South Africa

Politics of the red carpet

By Raymond Suttner 20 February 2014

How we name something, a relationship or a person, is an exercise of power. In South Africa today, we mark 20 years of democracy. The way we make sense of this period and its character varies, according to where we are located. Are we part of the spectacle on the red carpet Richard Pithouse describes in the opening of Parliament, or are we ‘offstage’, located amongst the wretched of the earth, physically or in terms of our sympathies? By RAYMOND SUTTNER.

Politics ‘offstage’ is not recognised as politics by those who performed activities enacted at the State of the Nation address. The politics of the poor comprise protests in the name of rights that are necessary for human habitation. These rights are not imagined: they are guaranteed in the constitution. But the way these rights-based protests are treated by the authorities explicitly or implicitly name them as falling outside the realm of politics and devoid of legitimacy.

Protesters raise issues that are of great social concern, yet their first meeting with institutional structures of the state, with the constitutional order is not with political officials at any level. Instead, they encounter police.

The police see their role at best as being to contain or control such groups of people that may be described by the authorities as protesters but sometimes as a mob or in similar terms, suggesting uncontrolled hordes or a rabble. In this encounter, there is generally no appearance of a state or political official who listens and takes responsibility for the issues that have brought the people out to protest. Consequently, there is no avenue for political engagement. They are seen as a threat to public order; hence the debate tends to focus on whether or not the police have been adequately trained to control angry crowds.

The protesters, on the other hand, enter the public domain with the stench of their own environment, often with sewerage flowing and other dehumanised conditions in the streets where they march. Out of frustration they sometimes burn the schools, clinics and libraries that have been erected to serve them or they take their frustration out on the police. Sometimes they commit atrocities, because just as absolute power is said to corrupt absolutely, absolute powerlessness also corrodes peoples’ sense of morality.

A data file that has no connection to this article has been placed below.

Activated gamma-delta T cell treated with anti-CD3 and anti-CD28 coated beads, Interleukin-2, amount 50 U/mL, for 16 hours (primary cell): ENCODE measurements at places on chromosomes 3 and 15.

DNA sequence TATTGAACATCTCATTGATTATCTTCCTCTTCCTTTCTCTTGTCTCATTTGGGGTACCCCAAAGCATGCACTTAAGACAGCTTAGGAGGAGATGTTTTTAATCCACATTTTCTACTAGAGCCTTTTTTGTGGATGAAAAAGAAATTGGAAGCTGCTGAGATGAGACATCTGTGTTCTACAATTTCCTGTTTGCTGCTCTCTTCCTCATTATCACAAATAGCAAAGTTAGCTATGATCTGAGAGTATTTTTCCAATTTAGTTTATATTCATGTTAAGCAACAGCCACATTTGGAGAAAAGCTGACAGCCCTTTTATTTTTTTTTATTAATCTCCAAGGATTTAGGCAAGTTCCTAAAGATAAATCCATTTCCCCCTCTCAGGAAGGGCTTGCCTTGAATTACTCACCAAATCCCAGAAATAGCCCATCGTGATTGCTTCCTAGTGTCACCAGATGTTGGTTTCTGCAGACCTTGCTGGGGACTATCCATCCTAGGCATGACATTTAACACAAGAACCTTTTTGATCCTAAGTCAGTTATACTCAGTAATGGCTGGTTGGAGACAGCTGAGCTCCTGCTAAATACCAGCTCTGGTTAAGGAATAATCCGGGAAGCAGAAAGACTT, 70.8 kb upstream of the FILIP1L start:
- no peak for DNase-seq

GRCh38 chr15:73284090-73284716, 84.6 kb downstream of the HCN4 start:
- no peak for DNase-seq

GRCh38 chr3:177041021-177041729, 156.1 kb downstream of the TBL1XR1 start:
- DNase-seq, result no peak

Violent acts against the police are generally reactive as in most cases police initiate aggressive action against protesters with modern weapons, when protesters have done little more than try to meet with one or other official, high or low.

From this brief sketch, which is a recognisable scenario to any person who follows the news, it is clear that constitutional structures and rights guaranteed to all people do not work for the poorest of the poor. They have a right to water, but that water may not be supplied at all or when it is supplied, a fault is not speedily repaired. Sometimes it is intentionally left in disrepair so that individuals can be enriched through transporting water and selling what ought to be provided free of charge or at an affordable rate.

This may be in a municipal area where it has been known for many years that the administration is dysfunctional and the supply of water is not distributed in accordance with regulations. Protesters find this intolerable not because they are impetuous but because their conditions are unfit for human beings who wish to live with dignity and in a healthy and safe environment. People want to live with their children in clean streets and properly built homes and not risk injuries and disease.

Returning to the question of naming, that protesters are met by police is to depoliticise their grievance, to treat these as gatherings that must be controlled or contained or eliminated or brought to an end. The police, however ruthlessly we may think they often act, are not responsible for the failure to provide a decent environment and living conditions. Those who have that responsibility fail in their duty to meet with aggrieved citizens and treat these problems as a question of law and order.

We were correct to celebrate constitutionalism and the birth of a democratic order in 1994. Apartheid rule meant no rights for black people. A constitutional order ought to have been a basis for all to live with freedom and dignity. But constitutionalism has been consciously undermined in order to enrich the few who are close to leadership at various levels. The very power that was needed to enforce these rights has instead been used to revive militarism, and secure patronage and corruption.

We need in our various sectors of activity to join together to recover our freedom and ensure that the promise of democracy is retrieved for all who live in and love this country and all its peoples. DM

[This article originally appeared on Creamer Media’s polity.org.za]

Professor Raymond Suttner is attached to Rhodes University and UNISA. He writes a regular column and is interviewed weekly on Creamer Media’s polity.org.za. Suttner is a former political prisoner and was in the leadership of the ANC-led alliance. He blogs at raymondsuttner.com.

Read more:

  • The article by Richard Pithouse, ‘Celebrating a murderous state’, can be found here

Photo by Greg Nicolson.

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